The move Greg Olsen and Fox Sports have been projecting for years is now official, according to the New York Post. The 35-year-old tight end will join the network as an NFL analyst on its TV broadcasts as soon as he retires from his playing career.
Olsen signed a one-year contract with the Seahawks in February a couple of weeks after the Panthers released him. According to the Post, he will be Fox’s No. 2 game analyst and will be paired with play-by-play man Kevin Burkhardt. Even if Olsen plays more football beyond 2020, Fox will wait for him, per the report.
Olsen for years has been making guest appearances as an analyst on Fox’s football broadcasts, clearly preparing for a post-playing career move to the booth. It was a bit of an issue in 2017, when he was tabbed to call a Vikings-Rams game while the Panthers were on a bye and when Olsen was on injured reserve with a foot injury. Minnesota, which was scheduled to play Olsen’s team later in the season, feared the tight end would gain too much information about the Panthers’ future opponent while working the game.
After denying the Vikings’ request to make Olsen work a different game, Fox limited the amount of pre-game access he had with the Vikings.
Olsen also partnered with Burkhardt to call Fox’s XFL games early this year before the league folded amid the COVID-19 pandemic.
When he joins Fox, Olsen will replace Charles Davis as Fox’s No. 2 analyst after Davis left for the same role at CBS. Joe Buck and Troy Aikman still form Fox’s No. 1 NFL broadcast duo. Daryl (Moose) Johnston will hold down Olsen’s spot in 2020.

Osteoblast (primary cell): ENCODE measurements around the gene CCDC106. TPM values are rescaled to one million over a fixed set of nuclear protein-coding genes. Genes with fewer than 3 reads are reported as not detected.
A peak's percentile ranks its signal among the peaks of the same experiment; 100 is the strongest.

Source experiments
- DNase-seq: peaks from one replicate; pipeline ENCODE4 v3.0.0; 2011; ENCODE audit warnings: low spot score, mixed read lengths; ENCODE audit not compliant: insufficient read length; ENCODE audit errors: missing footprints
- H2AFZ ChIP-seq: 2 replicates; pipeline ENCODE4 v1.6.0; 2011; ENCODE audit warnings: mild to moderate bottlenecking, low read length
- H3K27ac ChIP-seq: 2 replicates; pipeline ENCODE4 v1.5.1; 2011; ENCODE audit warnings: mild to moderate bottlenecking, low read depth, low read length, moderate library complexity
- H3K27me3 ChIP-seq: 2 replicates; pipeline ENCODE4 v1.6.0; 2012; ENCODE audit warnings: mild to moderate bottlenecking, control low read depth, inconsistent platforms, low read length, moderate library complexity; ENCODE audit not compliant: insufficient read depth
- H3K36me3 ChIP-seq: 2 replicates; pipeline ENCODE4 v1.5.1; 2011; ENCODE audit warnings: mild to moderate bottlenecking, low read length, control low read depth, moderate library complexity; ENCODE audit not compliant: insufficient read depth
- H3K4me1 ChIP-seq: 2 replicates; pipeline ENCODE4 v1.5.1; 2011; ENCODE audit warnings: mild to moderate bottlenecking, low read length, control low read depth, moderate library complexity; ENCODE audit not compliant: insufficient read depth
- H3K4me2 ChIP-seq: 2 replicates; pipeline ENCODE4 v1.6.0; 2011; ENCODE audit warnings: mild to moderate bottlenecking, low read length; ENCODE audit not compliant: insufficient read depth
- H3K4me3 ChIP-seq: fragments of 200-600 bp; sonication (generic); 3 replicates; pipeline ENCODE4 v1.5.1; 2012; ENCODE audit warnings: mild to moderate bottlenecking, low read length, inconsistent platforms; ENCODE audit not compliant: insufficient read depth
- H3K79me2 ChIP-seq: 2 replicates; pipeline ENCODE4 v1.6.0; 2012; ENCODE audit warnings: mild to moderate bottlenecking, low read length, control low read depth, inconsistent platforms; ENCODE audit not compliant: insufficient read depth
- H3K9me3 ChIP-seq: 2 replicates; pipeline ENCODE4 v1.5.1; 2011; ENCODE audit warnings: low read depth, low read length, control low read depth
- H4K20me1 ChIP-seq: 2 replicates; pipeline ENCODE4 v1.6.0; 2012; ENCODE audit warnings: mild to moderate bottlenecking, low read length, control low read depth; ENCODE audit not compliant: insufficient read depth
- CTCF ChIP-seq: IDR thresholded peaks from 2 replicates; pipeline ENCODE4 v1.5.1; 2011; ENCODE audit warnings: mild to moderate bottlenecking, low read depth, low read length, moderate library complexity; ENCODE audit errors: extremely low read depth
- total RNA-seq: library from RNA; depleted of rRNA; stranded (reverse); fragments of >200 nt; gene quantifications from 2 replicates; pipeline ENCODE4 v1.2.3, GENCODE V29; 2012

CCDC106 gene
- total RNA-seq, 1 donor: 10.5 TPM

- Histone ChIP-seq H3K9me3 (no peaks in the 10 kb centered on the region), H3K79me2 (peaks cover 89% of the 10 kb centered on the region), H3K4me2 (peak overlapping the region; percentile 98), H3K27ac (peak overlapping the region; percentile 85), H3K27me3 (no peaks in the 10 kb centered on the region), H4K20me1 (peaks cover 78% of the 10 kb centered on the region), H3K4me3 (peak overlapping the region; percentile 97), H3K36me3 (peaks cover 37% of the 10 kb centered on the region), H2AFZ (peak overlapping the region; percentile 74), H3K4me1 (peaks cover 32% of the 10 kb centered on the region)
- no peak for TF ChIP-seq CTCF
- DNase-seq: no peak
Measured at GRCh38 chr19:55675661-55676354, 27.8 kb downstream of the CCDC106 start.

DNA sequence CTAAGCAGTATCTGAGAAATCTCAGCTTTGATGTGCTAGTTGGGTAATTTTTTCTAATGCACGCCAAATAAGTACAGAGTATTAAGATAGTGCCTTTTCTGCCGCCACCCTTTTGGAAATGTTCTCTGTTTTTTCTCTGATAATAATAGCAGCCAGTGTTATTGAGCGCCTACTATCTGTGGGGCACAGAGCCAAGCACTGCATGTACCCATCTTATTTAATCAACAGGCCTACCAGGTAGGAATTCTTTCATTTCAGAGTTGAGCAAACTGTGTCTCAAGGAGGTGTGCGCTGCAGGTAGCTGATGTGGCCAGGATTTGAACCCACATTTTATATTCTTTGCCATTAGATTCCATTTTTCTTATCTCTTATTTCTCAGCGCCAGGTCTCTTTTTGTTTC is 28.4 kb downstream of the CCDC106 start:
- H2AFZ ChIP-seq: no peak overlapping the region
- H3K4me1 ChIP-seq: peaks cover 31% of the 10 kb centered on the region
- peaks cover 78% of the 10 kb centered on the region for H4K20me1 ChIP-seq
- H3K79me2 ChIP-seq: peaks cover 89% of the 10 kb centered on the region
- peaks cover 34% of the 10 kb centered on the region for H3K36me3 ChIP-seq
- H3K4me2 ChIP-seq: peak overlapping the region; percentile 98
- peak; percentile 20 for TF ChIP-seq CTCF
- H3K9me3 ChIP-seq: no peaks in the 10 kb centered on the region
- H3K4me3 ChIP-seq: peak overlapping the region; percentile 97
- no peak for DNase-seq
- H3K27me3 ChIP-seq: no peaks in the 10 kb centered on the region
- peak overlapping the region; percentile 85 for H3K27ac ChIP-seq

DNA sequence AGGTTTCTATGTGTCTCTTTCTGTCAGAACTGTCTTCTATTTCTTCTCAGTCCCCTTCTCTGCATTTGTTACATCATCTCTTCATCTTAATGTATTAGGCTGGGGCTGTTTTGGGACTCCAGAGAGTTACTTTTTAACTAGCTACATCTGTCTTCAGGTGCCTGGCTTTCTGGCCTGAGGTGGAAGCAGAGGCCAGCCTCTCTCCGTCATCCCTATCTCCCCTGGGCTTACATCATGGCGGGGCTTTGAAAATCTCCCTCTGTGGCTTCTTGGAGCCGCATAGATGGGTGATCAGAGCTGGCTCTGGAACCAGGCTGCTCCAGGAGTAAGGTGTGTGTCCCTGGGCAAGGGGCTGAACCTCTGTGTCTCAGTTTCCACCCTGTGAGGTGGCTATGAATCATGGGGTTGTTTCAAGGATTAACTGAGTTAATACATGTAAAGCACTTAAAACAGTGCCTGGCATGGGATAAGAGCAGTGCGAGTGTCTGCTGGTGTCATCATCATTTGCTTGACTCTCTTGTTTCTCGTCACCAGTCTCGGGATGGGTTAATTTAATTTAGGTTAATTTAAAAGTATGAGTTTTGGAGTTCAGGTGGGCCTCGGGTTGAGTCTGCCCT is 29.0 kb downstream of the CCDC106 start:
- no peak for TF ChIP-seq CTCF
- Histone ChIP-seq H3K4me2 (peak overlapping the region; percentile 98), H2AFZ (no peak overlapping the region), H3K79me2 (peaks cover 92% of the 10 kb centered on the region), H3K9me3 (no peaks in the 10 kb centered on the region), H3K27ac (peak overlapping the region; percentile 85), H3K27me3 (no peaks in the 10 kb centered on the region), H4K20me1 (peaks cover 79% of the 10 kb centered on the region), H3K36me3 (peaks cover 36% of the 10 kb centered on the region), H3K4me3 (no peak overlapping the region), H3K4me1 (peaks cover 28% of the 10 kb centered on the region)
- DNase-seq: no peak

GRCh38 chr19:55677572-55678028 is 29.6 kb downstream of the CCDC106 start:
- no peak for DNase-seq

In a way, Fox tabbing a current NFL player to be on deck for one of its TV analyst roles is following the lead of NBC, which has a similar agreement with Drew Brees. The 41-year-old Saints quarterback once he retires from his playing career will call some Notre Dame football games before moving to NFL broadcasts and potentially replacing current analyst Cris Collinsworth down the line.
Olsen, who was selected by the Bears in the first round of the 2007 NFL Draft, was traded to the Panthers in 2011. His nine seasons in Carolina featured three consecutive Pro Bowl appearances from 2014 to 2016.
Olsen was tempted to retire after the Panthers released him, but he figured at least one more go with the Seahawks was worth a shot.
“It was just too good of an opportunity to pass up,” Olsen said of the signing. “Their track record of success, consistency of winning. I’ve played in this city many times, and just the fanbase, the excitement, that stadium is one of the more unique venues in all of sports. And obviously Coach (Pete) Carroll, playing with somebody like Russell (Wilson), it just checks so many boxes I was looking for, and I’m confident I can just come in and do my part and help try to put (us) over the edge.”
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